THE CLINIC: Cartilage Damage Can Feel Like Stress Fracture

Wed, 10 Oct. 2012 - 2:36 a.m. MT
Credit: ARA Staff - American Running Association

QUESTION:

I play basketball on a team and I suffered an ankle injury a few months ago which was diagnosed as a bad sprain. No ligament damage was found and I managed to avoid a fracture. However, a week later, the inside of my ankle began to really hurt. All of the other pain and swelling has subsided, but I am left with  significant pain on the inside of my ankle. Is this cartilage damage? What can be done about it? I’m not sure what this means in the long term, but for now it feels like I have a stress fracture. Is it possible I reinjured it just by walking around? Would wearing a boot help? 

 

David Marvenouski

Jacksonville, FL

 

ANSWER:

A regular x-ray may show the injury but cannot determine the extent of the injury, or whether it is in fact cartilage damage. In persistent ankle injuries that involve both damage to the cartilage and the underlying bone, also known as osteochondral injury, what happens is that there is bleeding,  then an area of dead bone forms just under the cartilage. This can cause extreme pain and lateral erosion in the joint. The other alternative could be a loose piece of cartilage that broke off and is causing pain in the joint. Both of these problems are best evaluated on

MRI. 

 

Since your injury has been present for several months, I would say that you are past due for an MRI. Typically with athletes that we see, if the pain persists more than three to four weeks or it is an in-season injury, we get MRI studies. A boot in between games and practices would help some. Steroid injections or anti-inflammatories such as ibuprofen would also help. I have had good success using electrical bone stimulators which is a non-painful device that you wear while sleeping or rest. It helps to regenerate new bone in the area. 

 

While one or two months rest may help the problem, it may not. Sometimes these injuries require arthroscopic surgery. My advice would be to get an MRI ASAP. 

 

Patrick J. Nunan, DPM

West Chester, OH

 

ANSWER:

With pain persisting at this point after your injury I agree that you likely have a cartilage injury or osteochondral defect. An MRI is an excellent way to assess this, but I'd recommend doing it sooner than later. A walking cast (the “boot” you refer to) can sometimes help decrease the pain but will also promote weakness and stiffness of the ankle; therefore it is not good for more than a couple weeks of use. Unfortunately I have seen these injuries improve with rest only to flare right back again after activity is resumed.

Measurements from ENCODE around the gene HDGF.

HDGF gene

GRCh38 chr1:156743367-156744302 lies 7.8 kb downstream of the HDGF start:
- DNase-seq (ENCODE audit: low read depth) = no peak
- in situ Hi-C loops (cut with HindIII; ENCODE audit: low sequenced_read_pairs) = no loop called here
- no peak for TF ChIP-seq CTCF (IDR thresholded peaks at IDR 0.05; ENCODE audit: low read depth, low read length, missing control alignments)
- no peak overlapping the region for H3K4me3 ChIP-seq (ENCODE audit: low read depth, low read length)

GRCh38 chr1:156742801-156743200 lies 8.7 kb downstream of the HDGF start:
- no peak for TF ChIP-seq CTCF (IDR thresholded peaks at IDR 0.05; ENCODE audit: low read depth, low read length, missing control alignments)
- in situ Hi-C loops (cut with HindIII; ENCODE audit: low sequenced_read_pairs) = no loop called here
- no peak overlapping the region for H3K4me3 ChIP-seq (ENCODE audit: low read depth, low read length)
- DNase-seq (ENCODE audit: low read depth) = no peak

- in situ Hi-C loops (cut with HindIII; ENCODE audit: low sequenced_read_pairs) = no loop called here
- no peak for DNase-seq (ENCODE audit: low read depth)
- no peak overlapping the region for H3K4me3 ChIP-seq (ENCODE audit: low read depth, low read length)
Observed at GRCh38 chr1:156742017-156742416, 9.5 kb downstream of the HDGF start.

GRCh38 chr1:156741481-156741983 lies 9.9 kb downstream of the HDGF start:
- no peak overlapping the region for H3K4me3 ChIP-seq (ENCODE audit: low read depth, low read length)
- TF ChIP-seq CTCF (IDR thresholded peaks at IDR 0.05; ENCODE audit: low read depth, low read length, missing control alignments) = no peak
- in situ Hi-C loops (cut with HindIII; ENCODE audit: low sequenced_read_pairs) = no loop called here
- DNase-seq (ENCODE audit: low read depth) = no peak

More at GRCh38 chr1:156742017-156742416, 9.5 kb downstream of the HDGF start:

Paul Langer, DPM

Minneapolis, MN

 

DISCLAIMER: The medical information on this site is provided as an information resource only and is not to be used or relied on for any diagnostic or treatment purposes. This information is not intended to be patient education, does not create any patient-physician relationship, and should not be used as a substitute for professional diagnosis and treatment. Please consult your health care provider before making any healthcare decisions or for guidance about a specific medical condition.

The American Running Association (ARA) and its Clinic Advisory Board disclaims responsibility and shall have no liability for any consequences suffered as a result of your reliance on the information contained in this site. ARA does not endorse specifically any test, treatment, or procedure mentioned on this site.

 

 

(RUNNING & FITNEWS® November / December 2011 • Volume 29, Number 6)




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